Then, set the following variable in /etc/webkdc/webkdc.conf:
@MEMCACHED_SERVERS = ('127.0.0.1:11211');
This server setting is for a memcached only listening to localhost, on the default port. Change the IP address and port as necessary for your environment.
Nothing particularly critical or security-sensitive is stored in memcached; the most an attacker can do is remove an account rate limit or create a denial of service attack.
Configure replay rejection of successful login attempts if desired. This requires setting up a memcached server (step 11).
Replay rejection prevents using the back button in a browser to replay the authentication to WebLogin and is recommended as partial security protection against attackers with access to browser history. To enable it, set the following variable in /etc/webkdc/webkdc.conf:
$REPLAY_TIMEOUT = 300;
The value should be set to whatever the WebKdcTokenMaxTTL setting is for your WebKDC, which by default is 300 seconds (five minutes).
Configure rate limiting of failed logins if desired. This requires setting up a memcached server (step 11).
If configured, WebLogin will lock out an account after the configured number of failed login attempts, rejecting all attempts to authenticate (successful or unsuccessful) until the timeout interval expires. To enable it, set the following variable in /etc/webkdc/webkdc.conf:
$RATE_LIMIT_THRESHOLD = 5;
The rate limit setting allows five failed login attempts before locking out a user for the default interval (five minutes). Adjust this setting based on your local requirements. You may also want to change $RATE_LIMIT_INTERVAL to something other than 300 (five minutes in seconds). See docs/weblogin-config for more information.
Restart the Apache web server. You should now have a working WebKDC and login server, which you can point a WebAuth server at. You will need to install a regular WebAuth server following the instructions in INSTALL to be able to test your WebKDC.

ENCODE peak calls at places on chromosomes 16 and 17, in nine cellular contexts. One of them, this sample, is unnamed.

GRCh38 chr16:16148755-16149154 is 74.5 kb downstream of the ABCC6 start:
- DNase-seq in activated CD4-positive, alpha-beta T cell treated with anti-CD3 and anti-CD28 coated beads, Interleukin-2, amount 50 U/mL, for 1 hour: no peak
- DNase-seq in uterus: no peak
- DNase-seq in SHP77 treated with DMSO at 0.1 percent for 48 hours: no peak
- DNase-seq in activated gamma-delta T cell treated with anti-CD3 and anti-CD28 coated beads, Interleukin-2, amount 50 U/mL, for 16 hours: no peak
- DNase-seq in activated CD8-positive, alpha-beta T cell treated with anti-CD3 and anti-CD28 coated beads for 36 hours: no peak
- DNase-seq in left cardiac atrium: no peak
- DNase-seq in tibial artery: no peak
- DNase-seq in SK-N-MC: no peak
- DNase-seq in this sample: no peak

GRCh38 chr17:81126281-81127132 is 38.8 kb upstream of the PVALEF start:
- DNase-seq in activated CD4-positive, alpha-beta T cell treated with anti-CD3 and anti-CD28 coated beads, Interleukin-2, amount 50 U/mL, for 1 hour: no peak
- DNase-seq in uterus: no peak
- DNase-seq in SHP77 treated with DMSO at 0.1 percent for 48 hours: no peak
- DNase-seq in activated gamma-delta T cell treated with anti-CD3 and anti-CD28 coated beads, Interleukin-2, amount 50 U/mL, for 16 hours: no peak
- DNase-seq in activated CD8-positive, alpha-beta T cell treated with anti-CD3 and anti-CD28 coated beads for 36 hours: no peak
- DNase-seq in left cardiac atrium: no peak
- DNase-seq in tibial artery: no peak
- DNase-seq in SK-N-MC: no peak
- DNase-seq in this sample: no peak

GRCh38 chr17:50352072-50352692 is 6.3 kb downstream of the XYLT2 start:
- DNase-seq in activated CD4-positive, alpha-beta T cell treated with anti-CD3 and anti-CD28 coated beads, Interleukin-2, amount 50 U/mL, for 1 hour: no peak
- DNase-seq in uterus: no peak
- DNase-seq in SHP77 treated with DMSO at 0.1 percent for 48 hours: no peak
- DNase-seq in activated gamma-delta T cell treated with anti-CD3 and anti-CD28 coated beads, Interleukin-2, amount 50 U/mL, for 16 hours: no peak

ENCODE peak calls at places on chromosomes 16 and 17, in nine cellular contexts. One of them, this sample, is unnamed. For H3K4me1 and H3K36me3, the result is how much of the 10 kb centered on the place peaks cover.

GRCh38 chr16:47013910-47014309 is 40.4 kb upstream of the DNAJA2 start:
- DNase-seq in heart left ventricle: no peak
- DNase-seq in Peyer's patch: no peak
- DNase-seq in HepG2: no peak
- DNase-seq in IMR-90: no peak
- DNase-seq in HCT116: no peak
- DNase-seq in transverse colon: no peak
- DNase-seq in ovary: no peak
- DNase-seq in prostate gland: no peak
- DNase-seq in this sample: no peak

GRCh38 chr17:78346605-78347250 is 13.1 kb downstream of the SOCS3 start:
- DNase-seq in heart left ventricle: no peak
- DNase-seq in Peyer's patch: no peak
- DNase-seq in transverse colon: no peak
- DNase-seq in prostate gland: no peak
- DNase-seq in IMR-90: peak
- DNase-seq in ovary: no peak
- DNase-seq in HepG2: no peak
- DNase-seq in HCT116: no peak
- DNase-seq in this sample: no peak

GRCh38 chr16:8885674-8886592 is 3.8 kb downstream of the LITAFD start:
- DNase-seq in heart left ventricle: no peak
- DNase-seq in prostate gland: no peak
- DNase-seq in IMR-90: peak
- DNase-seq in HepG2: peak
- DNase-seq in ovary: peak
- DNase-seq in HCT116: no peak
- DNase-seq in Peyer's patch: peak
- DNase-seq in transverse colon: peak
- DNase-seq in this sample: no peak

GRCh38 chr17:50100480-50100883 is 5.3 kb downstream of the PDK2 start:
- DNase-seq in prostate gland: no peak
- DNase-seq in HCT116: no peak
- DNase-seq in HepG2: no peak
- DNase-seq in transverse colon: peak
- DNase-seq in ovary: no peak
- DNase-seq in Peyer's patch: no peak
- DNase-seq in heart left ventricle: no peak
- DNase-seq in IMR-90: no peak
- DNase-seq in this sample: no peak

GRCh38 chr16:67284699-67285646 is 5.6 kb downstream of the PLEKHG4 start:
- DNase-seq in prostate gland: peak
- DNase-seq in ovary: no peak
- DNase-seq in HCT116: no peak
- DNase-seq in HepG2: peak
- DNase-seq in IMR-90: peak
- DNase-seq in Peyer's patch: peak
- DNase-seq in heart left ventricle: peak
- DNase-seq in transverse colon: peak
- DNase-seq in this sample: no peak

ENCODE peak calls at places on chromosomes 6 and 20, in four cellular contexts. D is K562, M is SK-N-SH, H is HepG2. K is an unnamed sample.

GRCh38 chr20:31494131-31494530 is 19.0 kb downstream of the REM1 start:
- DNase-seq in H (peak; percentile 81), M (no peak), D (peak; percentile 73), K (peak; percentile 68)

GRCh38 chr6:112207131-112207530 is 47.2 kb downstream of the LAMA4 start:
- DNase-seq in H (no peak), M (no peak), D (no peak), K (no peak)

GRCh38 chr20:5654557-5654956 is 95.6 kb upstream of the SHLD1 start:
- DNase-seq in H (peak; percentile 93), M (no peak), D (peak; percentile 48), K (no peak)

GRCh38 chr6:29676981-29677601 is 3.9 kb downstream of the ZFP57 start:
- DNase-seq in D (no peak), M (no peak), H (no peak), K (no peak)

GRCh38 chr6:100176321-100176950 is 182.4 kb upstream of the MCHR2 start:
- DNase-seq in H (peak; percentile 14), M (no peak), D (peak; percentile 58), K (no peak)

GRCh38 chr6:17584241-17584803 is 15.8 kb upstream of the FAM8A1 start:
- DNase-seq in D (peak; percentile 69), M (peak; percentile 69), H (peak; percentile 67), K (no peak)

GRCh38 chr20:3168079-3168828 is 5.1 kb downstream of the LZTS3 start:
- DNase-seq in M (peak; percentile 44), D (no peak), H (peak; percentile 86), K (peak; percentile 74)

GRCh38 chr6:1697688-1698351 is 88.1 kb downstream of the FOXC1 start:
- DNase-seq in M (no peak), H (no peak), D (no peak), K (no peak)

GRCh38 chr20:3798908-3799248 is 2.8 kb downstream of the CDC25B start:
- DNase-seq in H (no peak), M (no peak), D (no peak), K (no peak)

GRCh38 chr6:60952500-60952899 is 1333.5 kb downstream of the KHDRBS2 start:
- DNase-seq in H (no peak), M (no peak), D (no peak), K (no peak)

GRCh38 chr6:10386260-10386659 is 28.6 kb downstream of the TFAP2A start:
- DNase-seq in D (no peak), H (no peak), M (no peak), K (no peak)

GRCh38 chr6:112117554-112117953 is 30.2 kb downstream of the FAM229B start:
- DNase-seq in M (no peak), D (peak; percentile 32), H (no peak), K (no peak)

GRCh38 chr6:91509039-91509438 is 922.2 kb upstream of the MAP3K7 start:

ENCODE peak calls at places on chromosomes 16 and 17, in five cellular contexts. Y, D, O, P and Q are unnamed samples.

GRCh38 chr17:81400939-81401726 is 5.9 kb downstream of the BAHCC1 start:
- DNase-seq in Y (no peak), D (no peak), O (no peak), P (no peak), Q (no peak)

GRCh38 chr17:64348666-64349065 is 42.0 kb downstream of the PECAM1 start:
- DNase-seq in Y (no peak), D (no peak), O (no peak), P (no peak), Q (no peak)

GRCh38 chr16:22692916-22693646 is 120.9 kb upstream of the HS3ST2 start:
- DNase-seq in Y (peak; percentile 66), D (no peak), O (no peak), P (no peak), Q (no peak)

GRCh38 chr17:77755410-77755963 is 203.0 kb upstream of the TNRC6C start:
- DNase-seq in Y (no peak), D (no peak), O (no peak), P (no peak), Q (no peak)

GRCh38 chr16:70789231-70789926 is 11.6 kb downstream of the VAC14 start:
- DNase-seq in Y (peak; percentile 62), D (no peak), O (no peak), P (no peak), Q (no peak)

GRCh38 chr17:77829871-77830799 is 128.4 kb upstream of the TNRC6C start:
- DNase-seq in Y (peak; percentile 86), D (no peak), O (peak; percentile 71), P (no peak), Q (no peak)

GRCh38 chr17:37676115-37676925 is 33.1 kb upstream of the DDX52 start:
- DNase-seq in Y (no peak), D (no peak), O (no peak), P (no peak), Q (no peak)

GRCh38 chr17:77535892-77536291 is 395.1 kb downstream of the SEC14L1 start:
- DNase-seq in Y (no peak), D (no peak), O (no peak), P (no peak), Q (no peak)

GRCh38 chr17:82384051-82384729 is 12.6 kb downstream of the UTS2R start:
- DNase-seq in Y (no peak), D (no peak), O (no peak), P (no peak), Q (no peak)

If you want to use let clients use SPNEGO to authenticate to the WebLogin front-end with fallback to standard password authentication, see the separate install-spengo documentation.
If you want to enable multifactor authentication, see the separate install-multifactor documentation.
The WebLogin component of the WebKDC, which handles the login user interface, is configured with /etc/webkdc/webkdc.conf by default. However, the path of this configuration file can be overridden by setting the WEBKDC_CONFIG environment variable to point to some other path. Since one of the configuration settings is the path to the templates, this can be used to provide multiple different WebLogin interfaces at different URLs using the same code.
One convenient way to do that inside Apache is to use mod_env and the SetEnv directive. So, for example, after using the above instructions to set up a /login URL that uses your default local templates, you could add an Apache configuration like:
ScriptAlias /login-special "/usr/local/share/weblogin/login.fcgi" <Location "/login-special"> SetEnv WEBKDC_CONFIG /etc/webkdc/special.conf </Location>
Then, users who go to the /login-special URL instead of /login will launch a WebLogin instance that uses /etc/webkdc/special.conf as the configuration instead. That configuration could then point to different templates, different settings, etc.
Be aware that this won't work if you use FastCGI, since the FastCGI process will load a single configuration and use it to process all requests. If you want to do this in combination with FastCGI, you will need to arrange for multiple FastCGI applications to be spawned with different environments.